Trinidadian playwright Mustapha Matura has been a leading figure in British black theatre for five decades.
Born in 1939, Noel Mathura was brought up Anglican. He changed his name when he became a writer, explaining: “I liked the sound of it. It was the sixties.”
As a boy, Matura went to school in a wooden room on stilts, but was “disliked by teachers for being a lazy wastrel,” his website notes. He later took a job as a solicitor’s assistant in Trinidad, but was sacked five years after accidentally losing the entire office’s weekly wage packet.
Matura’s dreams of travelling to the USA to become the next James Dean were scuppered by the loss of his life savings to pay back colleagues. After periods of unemployment and bar work, Matura set sail for England in 1962, swapping his Playboy for a Dutch sailor’s copy of Under Milk Wood on the way.
Having worked as a hospital porter for a year, Matura and fellow Trinidadian Horace Ové went to Rome, where Matura worked on stage productions such as Langston Hughes' Shakespeare in Harlem. By then he had decided to write plays about the West Indian experience in London.
Matura has been described as “our finest dramatist of West Indian origin” by Benedict Nightingale of The Times and “the most perceptive and humane of black dramatists writing in Britain” by the New Statesman.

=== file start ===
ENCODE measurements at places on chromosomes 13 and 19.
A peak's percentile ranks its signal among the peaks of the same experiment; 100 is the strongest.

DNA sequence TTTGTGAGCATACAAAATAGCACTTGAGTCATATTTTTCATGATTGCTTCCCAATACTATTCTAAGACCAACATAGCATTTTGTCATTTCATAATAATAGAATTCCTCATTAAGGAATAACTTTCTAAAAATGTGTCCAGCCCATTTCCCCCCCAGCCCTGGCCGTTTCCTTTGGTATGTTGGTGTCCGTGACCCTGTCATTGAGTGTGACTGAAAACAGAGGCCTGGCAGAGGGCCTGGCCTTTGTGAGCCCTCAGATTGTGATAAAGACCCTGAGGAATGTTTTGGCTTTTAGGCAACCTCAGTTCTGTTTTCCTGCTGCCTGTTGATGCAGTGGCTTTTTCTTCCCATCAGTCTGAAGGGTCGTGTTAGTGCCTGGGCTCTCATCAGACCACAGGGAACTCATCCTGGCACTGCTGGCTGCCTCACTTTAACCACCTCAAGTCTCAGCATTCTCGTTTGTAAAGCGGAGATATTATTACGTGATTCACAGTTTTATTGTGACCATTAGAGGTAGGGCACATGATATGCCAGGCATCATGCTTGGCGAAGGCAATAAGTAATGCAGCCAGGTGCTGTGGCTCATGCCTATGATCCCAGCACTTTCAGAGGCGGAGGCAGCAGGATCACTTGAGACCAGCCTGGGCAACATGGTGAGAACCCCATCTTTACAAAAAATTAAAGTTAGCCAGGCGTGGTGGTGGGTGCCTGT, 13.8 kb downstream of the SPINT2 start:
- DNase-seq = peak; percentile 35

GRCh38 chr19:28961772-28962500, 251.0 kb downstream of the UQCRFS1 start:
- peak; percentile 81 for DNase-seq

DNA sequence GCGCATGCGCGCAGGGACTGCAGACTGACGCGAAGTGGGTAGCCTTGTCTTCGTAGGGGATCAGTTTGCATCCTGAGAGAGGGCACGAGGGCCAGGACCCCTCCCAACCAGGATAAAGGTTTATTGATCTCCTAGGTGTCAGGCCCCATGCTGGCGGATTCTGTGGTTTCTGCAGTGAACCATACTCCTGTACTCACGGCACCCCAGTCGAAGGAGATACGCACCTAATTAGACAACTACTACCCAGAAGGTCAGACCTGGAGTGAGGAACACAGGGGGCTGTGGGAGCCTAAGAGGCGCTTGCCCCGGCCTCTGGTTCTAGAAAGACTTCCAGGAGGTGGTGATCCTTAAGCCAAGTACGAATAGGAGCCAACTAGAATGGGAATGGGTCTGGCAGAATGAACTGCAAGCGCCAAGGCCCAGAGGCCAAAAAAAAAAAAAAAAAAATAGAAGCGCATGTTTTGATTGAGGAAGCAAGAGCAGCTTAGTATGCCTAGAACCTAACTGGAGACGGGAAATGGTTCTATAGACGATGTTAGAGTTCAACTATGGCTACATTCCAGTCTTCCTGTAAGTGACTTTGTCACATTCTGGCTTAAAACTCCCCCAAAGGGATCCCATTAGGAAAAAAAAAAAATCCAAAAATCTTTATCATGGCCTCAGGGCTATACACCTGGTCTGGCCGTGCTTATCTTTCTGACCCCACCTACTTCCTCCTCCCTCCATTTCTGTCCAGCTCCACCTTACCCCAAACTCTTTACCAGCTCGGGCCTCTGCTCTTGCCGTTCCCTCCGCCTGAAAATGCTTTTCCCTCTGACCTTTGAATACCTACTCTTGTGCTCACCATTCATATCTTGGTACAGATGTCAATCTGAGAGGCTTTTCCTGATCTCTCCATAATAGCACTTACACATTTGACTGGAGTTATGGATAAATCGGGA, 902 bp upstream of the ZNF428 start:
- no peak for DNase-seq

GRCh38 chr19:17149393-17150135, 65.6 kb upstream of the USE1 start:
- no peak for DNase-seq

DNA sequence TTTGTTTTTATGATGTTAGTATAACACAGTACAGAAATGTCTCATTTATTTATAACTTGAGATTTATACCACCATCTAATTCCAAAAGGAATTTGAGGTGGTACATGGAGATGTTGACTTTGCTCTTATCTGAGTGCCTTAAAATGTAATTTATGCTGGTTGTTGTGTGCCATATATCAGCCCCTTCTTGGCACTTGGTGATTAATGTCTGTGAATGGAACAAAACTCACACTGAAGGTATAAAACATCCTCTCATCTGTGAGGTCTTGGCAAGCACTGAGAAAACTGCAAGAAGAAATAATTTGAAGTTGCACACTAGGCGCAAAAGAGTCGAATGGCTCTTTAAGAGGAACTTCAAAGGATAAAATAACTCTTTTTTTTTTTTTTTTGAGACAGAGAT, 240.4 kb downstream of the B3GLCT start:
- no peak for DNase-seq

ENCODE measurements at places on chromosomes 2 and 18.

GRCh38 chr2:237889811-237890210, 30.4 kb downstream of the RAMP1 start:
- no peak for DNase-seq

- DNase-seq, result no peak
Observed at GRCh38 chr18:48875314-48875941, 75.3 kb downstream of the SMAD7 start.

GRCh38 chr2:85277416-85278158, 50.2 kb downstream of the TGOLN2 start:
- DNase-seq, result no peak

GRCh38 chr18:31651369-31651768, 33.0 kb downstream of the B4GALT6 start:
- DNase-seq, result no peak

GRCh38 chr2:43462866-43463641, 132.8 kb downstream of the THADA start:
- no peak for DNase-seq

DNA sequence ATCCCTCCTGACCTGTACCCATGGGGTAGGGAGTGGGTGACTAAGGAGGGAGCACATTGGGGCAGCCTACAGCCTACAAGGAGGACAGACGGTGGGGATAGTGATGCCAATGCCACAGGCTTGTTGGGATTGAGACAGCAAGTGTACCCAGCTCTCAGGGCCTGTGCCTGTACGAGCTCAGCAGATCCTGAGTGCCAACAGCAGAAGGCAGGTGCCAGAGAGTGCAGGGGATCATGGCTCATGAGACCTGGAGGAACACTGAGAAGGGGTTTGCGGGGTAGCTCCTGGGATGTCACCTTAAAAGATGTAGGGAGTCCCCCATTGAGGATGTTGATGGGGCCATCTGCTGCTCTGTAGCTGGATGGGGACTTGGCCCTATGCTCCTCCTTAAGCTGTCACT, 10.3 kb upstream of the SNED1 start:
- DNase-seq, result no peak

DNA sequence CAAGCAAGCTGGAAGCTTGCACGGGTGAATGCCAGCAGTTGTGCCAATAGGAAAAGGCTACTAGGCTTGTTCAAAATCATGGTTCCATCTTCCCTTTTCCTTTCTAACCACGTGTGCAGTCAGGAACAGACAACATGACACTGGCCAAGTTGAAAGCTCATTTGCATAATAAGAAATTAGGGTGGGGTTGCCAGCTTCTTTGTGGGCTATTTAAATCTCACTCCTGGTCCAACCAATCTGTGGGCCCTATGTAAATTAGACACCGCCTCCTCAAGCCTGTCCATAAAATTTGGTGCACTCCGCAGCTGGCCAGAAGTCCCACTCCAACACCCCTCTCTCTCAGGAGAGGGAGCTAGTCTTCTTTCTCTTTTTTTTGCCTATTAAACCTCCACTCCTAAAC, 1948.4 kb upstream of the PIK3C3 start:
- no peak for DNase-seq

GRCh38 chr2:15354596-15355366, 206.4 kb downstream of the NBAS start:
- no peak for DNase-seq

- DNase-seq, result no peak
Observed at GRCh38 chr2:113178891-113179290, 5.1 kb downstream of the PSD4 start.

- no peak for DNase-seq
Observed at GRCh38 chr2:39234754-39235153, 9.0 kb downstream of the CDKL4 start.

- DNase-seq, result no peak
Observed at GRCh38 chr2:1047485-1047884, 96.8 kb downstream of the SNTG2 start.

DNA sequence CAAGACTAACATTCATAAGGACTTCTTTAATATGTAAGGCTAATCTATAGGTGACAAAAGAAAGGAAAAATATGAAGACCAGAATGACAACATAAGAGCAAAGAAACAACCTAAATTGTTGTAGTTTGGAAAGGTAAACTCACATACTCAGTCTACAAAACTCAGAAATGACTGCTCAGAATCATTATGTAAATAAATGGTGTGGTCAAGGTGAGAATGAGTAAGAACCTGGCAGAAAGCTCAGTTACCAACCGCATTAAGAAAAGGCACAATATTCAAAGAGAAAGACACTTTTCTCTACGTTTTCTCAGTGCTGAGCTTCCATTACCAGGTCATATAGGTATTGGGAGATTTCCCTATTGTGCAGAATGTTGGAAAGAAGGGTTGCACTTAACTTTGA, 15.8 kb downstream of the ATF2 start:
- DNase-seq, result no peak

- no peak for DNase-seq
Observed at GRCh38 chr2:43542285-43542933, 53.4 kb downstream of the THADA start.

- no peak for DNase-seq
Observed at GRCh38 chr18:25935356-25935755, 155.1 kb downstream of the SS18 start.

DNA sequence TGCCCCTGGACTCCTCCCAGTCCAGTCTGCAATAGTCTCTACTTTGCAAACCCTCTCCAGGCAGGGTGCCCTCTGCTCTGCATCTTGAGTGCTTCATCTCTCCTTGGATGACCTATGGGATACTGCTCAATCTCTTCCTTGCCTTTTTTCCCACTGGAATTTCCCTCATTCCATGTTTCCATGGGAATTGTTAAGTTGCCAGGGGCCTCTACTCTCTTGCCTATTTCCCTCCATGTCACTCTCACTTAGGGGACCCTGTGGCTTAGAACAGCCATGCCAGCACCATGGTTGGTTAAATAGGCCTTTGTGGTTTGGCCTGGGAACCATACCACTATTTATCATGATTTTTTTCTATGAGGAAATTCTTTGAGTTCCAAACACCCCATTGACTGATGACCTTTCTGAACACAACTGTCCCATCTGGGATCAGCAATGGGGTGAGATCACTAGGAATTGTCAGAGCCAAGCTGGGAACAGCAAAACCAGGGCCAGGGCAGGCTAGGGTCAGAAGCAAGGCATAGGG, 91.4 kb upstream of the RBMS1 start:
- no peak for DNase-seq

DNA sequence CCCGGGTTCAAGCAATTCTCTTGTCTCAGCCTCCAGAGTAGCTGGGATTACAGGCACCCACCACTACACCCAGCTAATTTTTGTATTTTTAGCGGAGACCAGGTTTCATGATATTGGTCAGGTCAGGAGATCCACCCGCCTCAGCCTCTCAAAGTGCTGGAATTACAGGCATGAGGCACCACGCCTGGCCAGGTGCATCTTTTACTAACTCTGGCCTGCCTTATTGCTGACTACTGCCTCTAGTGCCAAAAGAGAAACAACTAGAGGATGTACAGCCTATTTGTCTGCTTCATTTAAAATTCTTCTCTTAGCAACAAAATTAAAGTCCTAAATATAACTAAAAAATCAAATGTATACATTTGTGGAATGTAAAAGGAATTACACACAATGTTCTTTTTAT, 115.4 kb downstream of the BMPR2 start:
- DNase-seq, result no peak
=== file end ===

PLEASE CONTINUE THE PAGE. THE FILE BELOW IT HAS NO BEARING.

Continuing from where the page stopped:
The “wickedly funny, exuberant and poignant” Play Mas premiered at the Royal Court in 1974, before transferring to the West End, winning the Evening Standard Award for Best Play and the Most Promising Playwright Award. It was revived in 2015, attracting rave reviews.
In 1991, Matura received the Trinidad and Tobago Government Scarlet Ibis Award for achievement, and in 2014 was named the first recipient of the first Alfred Fagon Award for Outstanding Contribution to Writing. Quoted in The Stage, former director of the Tricycle Theatre, Nicolas Kent, described Matura as a “pioneer”:
“His work has flourished not because it’s black, West Indian, or from a different country, but because it’s universal, energising and brilliantly great. For most of us, there are opportunities that just wouldn’t have been created without him.”
Mustapha Matura’s plays include: Rum an' Coca Cola (Royal Court Theatre and off-Broadway, 1976); Another Tuesday and More, More (the Factory, London, 1978); A Dying Business (Riverside Studios, 1980); One Rule (Riverside Studios, 1981); The Playboy of the West Indies (Oxford Playhouse, 1984, and produced for BBC television, 1985); Trinidad Sisters (Tricycle Theatre, 1988) and The Coup (Royal National Theatre, 1991).